Wednesday, 11 April 2012

Eve Online: The extraordinary shakeup in the economy

Eve has experienced a significant increase in the supply of money over the last year and a half. Players have optimised Incursion running into a very effective isk stream, anomalies pay out lots of bounty money despite a nerf.

Now the obvious option to deal with an increase like this is to fight a rearguard action, desperately nerfing the tactics and opportunities players discover to try to keep people poor. That's unattractive in a game for several reasons.

A much cleverer option is to increase the value of goods. So while everyone may have lots of money if goods become expensive it evens out.

This is the route Eve is going to take in the run-up to DUST. Mineral prices are going to increase for three main reasons - drones will have bounties not compounds, meta 0 modules will be removed as rat loot and a much more vigorous campaign against botters and RMTers has begun. Any one of these changes will send ripples through the economy, all three at once is an extraordinary shakeup.

Player behaviour will be rewarded differently and players will switch to different activities in response to changes in profitability:

Mining: much more lucrative and less bot competition. The true value of minerals is likely to be obscured in the short to medium term by massive stockpiles. This is similar to the economics of Guidance Systems but in this case affecting all minerals. So not only will mining become immediately more profitable but it will then see a slow ramp after the most eager speculators cash in as long term investors gradually relinquish their stockpiles.

Mission running: we'll see a shift from blitzing missions to salvaging and looting. This may encourage more group mission running.

Ratting: more players will loot and salvage their rats provided there are buyers in their area of space. This will be a real opportunity for entrepreneurial traders to establish supply sources.

War: wars of conquest should become easier because it's harder to replace ships. People who lose fights will be that much more discouraged because their ships seem expensive and replacing them may seem unattractive ("I'm not spending 500 million on a Maelstrom that will get blown up in less that a day!")

High sec griefing: will become a much more target rich environment and this will be one of the few areas of play where the gap between insurance payouts and ship costs doesn't matter. For most players as mineral price rises, as ship prices rise, they will get less money back when they lose the ship because insurance, even if adjusted, will tend to lag behind inflating ship prices. However suicide gankers lose it all anyway. On the other hand the sheer price of ships may be a deterrent. Of course blowing someone's ship up when the perception is that ships are hard to replace may become more fun to these players because it will have more effect on the person behind the keyboard. On balance I think this will continue to increase even though it's more expensive to replace suicided ships.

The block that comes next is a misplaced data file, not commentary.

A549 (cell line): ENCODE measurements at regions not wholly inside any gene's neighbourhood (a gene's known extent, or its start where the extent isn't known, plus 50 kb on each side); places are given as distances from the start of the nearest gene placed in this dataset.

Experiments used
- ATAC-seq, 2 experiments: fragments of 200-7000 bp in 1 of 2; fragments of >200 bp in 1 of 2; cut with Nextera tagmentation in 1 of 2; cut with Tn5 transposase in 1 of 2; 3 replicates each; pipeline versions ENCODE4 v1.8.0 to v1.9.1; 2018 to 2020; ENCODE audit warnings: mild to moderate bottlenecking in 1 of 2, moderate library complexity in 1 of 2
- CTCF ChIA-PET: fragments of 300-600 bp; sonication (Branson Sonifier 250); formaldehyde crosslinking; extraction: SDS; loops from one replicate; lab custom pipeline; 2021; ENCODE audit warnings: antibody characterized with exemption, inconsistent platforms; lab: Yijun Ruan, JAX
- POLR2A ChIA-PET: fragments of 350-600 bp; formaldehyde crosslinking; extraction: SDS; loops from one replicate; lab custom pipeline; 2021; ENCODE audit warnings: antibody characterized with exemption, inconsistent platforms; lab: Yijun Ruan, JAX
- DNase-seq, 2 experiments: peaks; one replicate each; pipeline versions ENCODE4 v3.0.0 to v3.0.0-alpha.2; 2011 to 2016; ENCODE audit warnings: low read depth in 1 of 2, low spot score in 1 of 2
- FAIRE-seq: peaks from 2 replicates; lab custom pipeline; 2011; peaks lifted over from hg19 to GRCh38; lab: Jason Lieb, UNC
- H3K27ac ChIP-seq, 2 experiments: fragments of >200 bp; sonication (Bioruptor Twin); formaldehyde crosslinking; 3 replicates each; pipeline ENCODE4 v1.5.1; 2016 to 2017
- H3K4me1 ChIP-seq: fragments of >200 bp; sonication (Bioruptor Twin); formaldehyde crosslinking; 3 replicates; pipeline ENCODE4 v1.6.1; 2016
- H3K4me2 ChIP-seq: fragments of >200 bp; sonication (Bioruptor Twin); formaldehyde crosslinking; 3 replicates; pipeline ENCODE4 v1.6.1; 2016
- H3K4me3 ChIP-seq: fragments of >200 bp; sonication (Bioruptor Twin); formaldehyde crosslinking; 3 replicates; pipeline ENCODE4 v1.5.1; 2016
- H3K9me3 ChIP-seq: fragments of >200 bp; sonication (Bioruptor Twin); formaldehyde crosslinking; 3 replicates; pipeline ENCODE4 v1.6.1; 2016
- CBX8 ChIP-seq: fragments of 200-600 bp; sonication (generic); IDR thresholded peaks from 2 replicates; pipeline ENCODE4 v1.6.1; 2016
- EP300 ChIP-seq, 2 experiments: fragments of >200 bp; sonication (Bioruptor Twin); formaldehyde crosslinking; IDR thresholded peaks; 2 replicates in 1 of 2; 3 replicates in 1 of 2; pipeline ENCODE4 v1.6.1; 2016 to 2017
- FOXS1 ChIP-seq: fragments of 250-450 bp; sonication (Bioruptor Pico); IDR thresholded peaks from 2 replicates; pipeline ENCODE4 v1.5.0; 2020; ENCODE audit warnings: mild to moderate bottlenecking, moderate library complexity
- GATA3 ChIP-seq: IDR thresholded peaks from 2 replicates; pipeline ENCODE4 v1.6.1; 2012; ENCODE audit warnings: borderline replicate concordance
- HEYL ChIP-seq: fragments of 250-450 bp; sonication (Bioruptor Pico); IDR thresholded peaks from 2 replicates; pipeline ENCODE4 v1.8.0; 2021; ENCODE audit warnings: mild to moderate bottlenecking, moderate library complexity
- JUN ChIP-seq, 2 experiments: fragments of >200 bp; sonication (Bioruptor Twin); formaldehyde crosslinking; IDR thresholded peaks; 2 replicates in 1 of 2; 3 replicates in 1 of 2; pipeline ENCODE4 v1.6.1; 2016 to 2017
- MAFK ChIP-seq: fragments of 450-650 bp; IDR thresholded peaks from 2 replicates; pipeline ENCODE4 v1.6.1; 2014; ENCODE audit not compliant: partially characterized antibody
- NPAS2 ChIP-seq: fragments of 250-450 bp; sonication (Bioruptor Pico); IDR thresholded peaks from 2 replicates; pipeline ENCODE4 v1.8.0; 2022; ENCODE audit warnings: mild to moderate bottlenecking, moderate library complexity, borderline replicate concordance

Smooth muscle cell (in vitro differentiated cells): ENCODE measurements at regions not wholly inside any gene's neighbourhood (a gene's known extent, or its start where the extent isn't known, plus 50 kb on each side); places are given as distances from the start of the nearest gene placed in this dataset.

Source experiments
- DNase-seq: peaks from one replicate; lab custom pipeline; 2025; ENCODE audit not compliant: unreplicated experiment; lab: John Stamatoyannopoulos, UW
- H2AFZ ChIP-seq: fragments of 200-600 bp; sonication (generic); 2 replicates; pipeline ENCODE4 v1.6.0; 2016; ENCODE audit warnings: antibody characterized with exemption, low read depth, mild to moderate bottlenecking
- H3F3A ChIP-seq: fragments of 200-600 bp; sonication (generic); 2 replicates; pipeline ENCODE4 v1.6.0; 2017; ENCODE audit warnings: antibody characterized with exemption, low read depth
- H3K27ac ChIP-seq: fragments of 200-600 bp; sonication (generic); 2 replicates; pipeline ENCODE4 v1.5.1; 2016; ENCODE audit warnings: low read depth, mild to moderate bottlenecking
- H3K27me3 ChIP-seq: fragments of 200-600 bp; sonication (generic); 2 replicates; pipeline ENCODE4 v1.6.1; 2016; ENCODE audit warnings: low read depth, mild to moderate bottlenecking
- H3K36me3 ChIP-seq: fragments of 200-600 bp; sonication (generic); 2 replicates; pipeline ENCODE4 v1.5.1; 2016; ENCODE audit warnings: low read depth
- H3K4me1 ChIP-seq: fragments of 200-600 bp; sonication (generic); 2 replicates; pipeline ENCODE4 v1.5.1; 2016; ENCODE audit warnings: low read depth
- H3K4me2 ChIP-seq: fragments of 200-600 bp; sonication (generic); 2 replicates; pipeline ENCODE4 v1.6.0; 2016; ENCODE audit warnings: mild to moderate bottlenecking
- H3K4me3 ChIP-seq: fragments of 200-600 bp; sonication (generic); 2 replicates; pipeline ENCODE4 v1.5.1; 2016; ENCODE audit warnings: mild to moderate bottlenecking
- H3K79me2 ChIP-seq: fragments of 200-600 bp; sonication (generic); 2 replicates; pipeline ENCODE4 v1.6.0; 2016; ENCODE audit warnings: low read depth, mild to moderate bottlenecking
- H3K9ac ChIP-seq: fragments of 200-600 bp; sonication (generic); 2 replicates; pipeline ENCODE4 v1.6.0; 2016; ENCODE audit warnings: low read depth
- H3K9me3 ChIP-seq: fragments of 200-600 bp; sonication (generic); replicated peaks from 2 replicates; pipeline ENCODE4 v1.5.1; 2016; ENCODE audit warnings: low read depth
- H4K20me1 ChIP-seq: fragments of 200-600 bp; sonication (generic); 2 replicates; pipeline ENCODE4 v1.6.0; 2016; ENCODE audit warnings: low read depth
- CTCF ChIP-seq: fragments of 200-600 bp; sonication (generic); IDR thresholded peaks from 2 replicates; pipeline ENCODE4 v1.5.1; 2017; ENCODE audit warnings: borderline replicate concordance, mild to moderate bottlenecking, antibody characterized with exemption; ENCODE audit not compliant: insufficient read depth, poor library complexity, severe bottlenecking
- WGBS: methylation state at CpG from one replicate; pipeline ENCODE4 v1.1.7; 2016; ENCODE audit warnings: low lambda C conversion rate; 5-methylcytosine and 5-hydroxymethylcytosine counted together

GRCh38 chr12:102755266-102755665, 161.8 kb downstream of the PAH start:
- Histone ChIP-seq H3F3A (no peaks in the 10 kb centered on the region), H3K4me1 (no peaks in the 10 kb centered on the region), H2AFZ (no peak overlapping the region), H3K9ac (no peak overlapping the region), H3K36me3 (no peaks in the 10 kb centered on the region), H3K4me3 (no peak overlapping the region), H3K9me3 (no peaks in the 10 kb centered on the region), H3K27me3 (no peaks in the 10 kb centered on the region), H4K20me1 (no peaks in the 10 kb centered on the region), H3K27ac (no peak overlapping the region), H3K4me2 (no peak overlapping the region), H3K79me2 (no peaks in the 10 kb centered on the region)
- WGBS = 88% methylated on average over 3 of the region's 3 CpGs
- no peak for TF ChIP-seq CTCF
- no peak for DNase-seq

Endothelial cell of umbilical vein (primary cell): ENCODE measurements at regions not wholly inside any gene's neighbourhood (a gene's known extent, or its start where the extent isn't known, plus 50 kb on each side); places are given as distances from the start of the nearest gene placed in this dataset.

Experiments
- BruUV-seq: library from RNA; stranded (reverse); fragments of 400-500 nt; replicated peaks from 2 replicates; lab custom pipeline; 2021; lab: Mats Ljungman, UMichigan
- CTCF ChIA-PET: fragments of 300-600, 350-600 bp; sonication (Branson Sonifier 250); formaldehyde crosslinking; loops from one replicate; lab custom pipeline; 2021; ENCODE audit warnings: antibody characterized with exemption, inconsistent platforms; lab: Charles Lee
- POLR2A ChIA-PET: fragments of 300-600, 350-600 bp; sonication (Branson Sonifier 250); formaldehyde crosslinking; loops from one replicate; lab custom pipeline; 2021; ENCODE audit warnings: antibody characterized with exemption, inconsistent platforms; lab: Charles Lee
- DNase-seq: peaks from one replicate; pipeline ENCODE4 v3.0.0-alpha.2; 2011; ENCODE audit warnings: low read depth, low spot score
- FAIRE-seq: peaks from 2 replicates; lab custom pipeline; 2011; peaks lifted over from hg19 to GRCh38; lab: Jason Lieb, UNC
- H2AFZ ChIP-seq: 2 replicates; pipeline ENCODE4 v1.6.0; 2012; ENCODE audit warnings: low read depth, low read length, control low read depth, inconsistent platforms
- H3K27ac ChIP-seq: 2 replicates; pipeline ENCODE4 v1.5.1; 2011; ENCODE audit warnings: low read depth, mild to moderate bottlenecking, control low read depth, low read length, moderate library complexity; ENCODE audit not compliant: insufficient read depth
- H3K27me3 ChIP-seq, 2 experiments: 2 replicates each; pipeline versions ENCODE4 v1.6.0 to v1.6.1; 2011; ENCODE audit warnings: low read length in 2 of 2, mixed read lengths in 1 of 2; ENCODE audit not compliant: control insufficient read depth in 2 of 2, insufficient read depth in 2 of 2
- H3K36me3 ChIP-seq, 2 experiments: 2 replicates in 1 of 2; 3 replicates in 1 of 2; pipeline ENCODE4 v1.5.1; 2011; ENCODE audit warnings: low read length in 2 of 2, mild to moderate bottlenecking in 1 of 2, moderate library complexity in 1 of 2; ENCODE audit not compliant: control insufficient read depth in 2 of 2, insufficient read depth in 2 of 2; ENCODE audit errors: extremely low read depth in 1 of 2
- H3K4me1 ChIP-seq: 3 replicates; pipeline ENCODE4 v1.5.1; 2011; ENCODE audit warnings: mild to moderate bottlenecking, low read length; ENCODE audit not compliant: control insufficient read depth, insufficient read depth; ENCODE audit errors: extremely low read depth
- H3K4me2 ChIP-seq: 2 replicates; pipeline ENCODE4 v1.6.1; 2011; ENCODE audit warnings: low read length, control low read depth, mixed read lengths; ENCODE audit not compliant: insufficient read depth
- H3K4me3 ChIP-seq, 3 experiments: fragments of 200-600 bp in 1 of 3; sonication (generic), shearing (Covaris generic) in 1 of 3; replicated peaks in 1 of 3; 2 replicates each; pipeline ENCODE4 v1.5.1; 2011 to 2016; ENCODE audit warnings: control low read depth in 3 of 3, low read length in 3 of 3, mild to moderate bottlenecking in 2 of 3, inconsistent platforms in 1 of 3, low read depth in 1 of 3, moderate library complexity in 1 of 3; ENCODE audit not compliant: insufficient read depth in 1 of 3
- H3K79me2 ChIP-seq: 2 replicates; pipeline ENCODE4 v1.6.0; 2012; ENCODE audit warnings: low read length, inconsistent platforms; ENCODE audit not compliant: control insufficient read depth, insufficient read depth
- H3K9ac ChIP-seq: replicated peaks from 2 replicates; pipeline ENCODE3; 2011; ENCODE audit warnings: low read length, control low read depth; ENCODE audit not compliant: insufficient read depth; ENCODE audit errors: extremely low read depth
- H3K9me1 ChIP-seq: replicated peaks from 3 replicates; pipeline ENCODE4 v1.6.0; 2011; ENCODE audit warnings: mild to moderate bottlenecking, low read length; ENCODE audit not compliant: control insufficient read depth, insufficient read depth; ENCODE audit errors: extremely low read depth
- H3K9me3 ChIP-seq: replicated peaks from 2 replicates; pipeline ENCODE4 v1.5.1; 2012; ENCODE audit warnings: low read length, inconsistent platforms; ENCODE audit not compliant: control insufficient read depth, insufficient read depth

Ships: people may shift from Tech 1 ships to Tech 3 particularly, and to a lesser extent Tech 2. T3 ships are mainly made of wormhole stuff and that isn't affected. So the price of a Tengu will stay about the same while everything else gets more expensive.

Ammunition: basic ammo will get more expensive and faction ammo will get cheaper.

Traders: traders will make huge profits over the next month or so. If I only double my net wealth I'll be disappointed. The challenge for me is liquidating a large amount of assets held over several accounts and many regions and forms.

Loyalty points: loyalty point value is going down as people will run more missions and incursions to pay for their stuff. Expect to see cheaper implants, faction ammo and faction ships.

Rigs|: more salvaging, fewer new ships sold. Rig price will fall hard.

PI products: planet goo is in a decline and it will continue to decline. It was over-speculated and large stockpiles are being slowly sold off. Also by its nature once someone has a PI setup, even if something else becomes more profitable, they keep their PI going and do that other thing as well. PI products will get cheaper until DUST introduces orbital platforms that are made of these products.

Boosters - these may get more widely used as it becomes more important not to lose your ships. I think we'll see slight increase in demand.

Rich bitter vets - their isk wealth will be reduced by the overall increase in prices. Of course their stockpiles may become more valuable and if they trade actively they can make a killing.

So overall, how will this change player behaviour? Mission runners will have to do more missions and may switch from blitzing missions to looting them. |Same for ratters. Incursion runners don't really have an option to loot, they'll simply have to do more. Miners will make much more money and we'll see more of them. Nullsec alliances may start trying to set up and run mining operations but this will be quite hard to do as these operations are so easy to gank. Wormhole corps may mine grav sites but again, very easy to gank. It's simply too tedious to always be checking d-scan for hours and hours while mining.

Will we see a surge of violence? I think so, it's such a good opportunity to really mess people up if you can pressure them while they're feeling the pinch.

1 comment:

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